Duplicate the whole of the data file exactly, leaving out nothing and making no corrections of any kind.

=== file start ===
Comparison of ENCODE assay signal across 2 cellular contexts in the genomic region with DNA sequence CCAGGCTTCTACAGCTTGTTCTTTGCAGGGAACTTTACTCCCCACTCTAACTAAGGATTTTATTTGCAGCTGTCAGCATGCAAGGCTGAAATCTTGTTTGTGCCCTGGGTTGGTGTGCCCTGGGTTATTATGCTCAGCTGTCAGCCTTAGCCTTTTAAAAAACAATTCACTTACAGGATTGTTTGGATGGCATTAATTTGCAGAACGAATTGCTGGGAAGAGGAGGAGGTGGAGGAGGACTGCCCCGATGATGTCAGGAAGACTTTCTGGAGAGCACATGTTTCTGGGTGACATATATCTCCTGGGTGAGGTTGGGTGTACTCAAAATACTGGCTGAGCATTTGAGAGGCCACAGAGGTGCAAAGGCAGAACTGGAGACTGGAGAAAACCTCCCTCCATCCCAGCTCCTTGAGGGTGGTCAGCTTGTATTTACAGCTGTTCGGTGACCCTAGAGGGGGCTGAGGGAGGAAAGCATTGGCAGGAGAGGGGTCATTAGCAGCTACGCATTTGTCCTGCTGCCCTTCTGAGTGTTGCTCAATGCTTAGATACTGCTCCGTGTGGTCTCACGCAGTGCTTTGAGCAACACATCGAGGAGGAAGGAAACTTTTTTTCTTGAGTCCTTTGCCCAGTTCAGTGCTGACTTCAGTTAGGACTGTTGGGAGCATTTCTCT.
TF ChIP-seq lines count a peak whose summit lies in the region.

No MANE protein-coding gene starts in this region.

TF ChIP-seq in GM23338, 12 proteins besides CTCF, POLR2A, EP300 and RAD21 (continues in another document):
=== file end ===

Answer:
Comparison of ENCODE assay signal across 2 cellular contexts in the genomic region with DNA sequence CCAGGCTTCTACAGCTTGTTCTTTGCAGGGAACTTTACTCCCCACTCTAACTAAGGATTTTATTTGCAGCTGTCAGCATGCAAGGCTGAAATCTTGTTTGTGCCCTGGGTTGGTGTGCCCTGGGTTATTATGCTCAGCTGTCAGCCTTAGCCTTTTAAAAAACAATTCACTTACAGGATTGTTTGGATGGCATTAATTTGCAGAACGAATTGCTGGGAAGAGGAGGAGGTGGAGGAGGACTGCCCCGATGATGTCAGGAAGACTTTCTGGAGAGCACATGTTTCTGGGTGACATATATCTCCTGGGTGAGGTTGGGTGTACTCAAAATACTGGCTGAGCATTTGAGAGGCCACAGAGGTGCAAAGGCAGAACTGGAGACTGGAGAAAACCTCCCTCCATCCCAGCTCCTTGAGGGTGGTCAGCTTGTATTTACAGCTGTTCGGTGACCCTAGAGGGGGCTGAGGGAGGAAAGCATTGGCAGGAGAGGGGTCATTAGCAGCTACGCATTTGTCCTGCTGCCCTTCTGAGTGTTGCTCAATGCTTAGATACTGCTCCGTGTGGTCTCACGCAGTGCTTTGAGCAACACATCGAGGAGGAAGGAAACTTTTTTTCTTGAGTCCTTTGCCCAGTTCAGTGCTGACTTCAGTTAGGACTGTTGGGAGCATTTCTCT.
TF ChIP-seq lines count a peak whose summit lies in the region.

No MANE protein-coding gene starts in this region.

TF ChIP-seq in GM23338, 12 proteins besides CTCF, POLR2A, EP300 and RAD21 (continues in another document):